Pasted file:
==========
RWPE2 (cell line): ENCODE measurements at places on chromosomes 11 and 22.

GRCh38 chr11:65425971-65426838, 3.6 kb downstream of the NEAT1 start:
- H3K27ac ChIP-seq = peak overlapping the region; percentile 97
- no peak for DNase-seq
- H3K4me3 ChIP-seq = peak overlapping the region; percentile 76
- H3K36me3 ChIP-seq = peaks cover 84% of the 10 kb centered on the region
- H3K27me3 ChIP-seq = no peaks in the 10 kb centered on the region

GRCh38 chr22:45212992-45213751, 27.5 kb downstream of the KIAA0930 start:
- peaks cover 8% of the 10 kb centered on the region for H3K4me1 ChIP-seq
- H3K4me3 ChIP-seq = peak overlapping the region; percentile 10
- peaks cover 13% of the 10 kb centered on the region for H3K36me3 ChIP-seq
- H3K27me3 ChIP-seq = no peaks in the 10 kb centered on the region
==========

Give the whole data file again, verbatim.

RWPE2 (cell line): ENCODE measurements at places on chromosomes 11 and 22.

GRCh38 chr11:65425971-65426838, 3.6 kb downstream of the NEAT1 start:
- H3K27ac ChIP-seq = peak overlapping the region; percentile 97
- no peak for DNase-seq
- H3K4me3 ChIP-seq = peak overlapping the region; percentile 76
- H3K36me3 ChIP-seq = peaks cover 84% of the 10 kb centered on the region
- H3K27me3 ChIP-seq = no peaks in the 10 kb centered on the region

GRCh38 chr22:45212992-45213751, 27.5 kb downstream of the KIAA0930 start:
- peaks cover 8% of the 10 kb centered on the region for H3K4me1 ChIP-seq
- H3K4me3 ChIP-seq = peak overlapping the region; percentile 10
- peaks cover 13% of the 10 kb centered on the region for H3K36me3 ChIP-seq
- H3K27me3 ChIP-seq = no peaks in the 10 kb centered on the region